Although there is little immediate evidence of Bruton's history before the Norman Conquest, it is clear that people lived in the area before Anglo-Saxon times. Above the town on Creech Hill are the remains of an Iron Age Camp, while in 1950, Roman coins were discovered on nearby Lamyatt Beacon; later investigations revealed this to be the site of a former Romano-British temple. By about 690, Bruton appears to have become one of the royal boroughs of the Saxon kings and it was about this time that the first church was founded in Bruton by St. Aldhelm. The present church, dedicated to St. Mary, with it's fine twin towers and impressive hammer-beam roof, was not started for another five hundred years. well established in the town (it did not become an Abbey until 1511), where the monks would have welcomed many travellers and offered them hospitality. During the reign of Henry VIII, the Abbey was dissolved and the buildings and lands passed through various hands until being purchased by the Berkeley family from Gloucestershire. Sir Maurice Berkeley was the first of the family to live in Bruton and he is buried in the very elaborate tomb in the chancel of the church.Bruton High Street

Towards the end of the seventeenth century, another of the Bruton Berkeleys went to Virginia, where he became Royal Governor. Together with his cousin, Thomas Ludwell, they made a considerable impact on the colony, and when a new church was built for the colonial capital, Williamsburg, it was named
Bruton Parish Church in their honour - and the links between the two communities remain strong to this day.

During the Civil War, Bruton remained staunchly Royalist and King Charles I visited the town on two occasions, staying in the former Abbey. By the 1780s, however, the abbey lands and title Lord of the Manor passed to the Hoare family from nearby Stourhead. They decided not to live in Bruton and the buildings fell into disuse. Now all that remains of the Abbey is part of the old boundary wall which daily casts it's shadow over Plox.

From Mediaeval times, the prosperity of the town was based on the making of coarse cloth, called "Bruton russet." By the eighteenth century, however, the town was making stockings and silks and at it's height, there were four silk mills operating in Bruton, offering work for over 200 families. The population increased to over 2,000 by 1821 and even the silk mills had closed when the industry moved to Cheshire, the town retained it's own bank, Wesleyan and Congregational chapels, a post office, gas works - and a choice of more than a dozen inns. Employment was offered at the town's brewery, at the sawmills, in Mr. Henderson's iron foundry in Quaperlake Street, and in the bacon-curing factory.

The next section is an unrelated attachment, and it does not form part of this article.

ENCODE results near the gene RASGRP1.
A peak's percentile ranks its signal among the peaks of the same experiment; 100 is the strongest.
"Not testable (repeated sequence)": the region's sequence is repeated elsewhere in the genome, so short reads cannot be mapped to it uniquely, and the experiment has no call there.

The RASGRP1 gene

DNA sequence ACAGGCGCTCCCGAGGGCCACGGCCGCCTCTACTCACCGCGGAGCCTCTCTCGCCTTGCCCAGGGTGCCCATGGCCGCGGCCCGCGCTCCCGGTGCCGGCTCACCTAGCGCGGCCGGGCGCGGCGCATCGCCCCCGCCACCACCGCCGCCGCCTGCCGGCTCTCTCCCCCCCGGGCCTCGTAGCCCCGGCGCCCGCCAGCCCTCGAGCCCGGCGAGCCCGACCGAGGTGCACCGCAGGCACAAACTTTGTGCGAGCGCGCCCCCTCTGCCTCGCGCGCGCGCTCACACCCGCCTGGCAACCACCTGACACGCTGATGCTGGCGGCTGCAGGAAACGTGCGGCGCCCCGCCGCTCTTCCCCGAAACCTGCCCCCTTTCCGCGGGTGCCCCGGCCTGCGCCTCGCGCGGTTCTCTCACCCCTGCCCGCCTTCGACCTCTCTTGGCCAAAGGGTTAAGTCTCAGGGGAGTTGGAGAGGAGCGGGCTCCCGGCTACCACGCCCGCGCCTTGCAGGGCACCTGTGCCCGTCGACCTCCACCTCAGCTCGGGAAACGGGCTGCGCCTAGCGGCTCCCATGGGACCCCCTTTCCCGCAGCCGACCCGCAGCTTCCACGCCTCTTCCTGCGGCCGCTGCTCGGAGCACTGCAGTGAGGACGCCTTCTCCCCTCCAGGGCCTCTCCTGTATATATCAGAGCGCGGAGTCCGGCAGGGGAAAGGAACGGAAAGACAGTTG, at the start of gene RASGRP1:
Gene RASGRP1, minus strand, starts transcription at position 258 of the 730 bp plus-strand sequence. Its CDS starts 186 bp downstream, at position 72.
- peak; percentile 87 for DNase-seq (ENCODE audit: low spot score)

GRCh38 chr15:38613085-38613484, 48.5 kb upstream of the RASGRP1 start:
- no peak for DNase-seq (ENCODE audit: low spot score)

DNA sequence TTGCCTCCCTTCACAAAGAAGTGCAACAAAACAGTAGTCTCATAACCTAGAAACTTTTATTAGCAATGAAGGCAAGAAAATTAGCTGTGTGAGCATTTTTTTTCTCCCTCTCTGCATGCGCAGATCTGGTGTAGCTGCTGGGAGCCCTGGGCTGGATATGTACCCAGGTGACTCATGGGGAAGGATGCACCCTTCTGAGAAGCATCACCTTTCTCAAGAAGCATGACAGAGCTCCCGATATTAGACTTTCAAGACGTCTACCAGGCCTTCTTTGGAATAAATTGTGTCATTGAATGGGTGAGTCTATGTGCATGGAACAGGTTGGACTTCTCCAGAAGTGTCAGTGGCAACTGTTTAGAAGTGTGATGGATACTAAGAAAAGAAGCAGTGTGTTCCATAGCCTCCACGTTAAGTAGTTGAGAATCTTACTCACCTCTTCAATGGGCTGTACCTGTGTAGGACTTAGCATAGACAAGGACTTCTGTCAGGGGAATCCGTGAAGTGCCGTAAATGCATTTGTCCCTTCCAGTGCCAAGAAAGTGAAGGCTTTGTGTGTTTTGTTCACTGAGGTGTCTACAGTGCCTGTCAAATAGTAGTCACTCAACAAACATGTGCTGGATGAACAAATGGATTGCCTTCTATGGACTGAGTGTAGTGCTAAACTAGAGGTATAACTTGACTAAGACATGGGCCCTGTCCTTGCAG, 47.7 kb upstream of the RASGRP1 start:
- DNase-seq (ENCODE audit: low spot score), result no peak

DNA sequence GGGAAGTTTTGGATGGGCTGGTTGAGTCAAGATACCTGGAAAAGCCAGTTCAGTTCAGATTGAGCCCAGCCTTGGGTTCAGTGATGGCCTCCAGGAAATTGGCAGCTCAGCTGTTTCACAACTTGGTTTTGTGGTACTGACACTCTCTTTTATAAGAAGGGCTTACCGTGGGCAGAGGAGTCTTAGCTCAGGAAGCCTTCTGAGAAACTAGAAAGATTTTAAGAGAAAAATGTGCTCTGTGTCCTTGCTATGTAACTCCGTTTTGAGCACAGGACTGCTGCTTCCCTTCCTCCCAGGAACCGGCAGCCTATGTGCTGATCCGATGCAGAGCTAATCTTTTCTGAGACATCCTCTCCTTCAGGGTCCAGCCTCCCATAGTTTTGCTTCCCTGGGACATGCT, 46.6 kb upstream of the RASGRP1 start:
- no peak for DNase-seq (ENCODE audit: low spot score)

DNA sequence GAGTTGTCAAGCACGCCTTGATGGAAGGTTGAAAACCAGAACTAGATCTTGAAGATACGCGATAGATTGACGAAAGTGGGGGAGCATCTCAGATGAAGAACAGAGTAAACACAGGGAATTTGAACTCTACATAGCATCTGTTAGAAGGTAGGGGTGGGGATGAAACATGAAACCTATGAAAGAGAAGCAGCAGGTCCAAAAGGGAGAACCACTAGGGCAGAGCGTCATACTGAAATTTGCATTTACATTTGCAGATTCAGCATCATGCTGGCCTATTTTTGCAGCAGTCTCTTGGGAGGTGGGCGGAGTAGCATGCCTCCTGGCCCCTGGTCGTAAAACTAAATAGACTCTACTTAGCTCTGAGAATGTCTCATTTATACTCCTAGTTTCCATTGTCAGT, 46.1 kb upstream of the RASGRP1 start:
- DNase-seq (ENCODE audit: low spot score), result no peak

Today, the main industry in the town is education, with five schools offering different types of education. The oldest school is King's, which was founded in 1519 and still occupies some of the original buildings. Other buildings of note are Sexey's Hospital (an almshouse built in the seventeenth century, which retains it's original chapel), the Mediaeval packhorse bridge and the dovecote, which presides over the town in all weathers.

Community OfficeBruton today is well catered for with three pubs, two restaurants, three takeaways and a coffee-house. Specialist shops offer antiques, prints and maps, and picture framing, whilst on the trading estate large warehouses are filled with antique and reproduction furniture. Besides being on a national cycle route, the town is situated on the Leland Trail and the Macmillan Way. The latter trail is named after Douglas Macmillan, the founder of the Macmillan Cancer Relief Fund, who went to Sexey's School in Bruton.

In the High Street is the Community Office, which opens daily and where tourist information is available. To the rear of the office is the town's
Museum, which features a silk worker's living room from the 1830s, a printer's shop from the 1930s and a row of four shops decorated for the 1953 Coronation. Bruton's links with the Titanic are revealed and together with a whole host of smaller displays, the visitor will gain an insight into the varied and fascinating history of a very special town.

©1999 Martin Passmore | Images © 2010 Graeme Stringer

Bruton in 1897

dovecote1

Extracted from the October 1897 edition of
Kelly's Directory of Somersetshire and Bristol
booklet compiled and published
by Ann Taylor
Bruton 1999

Original 'Dovecote' drawing by local artist
Tim Downes ©1995

©Roger Taylor 1996

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Welcome to Bruton
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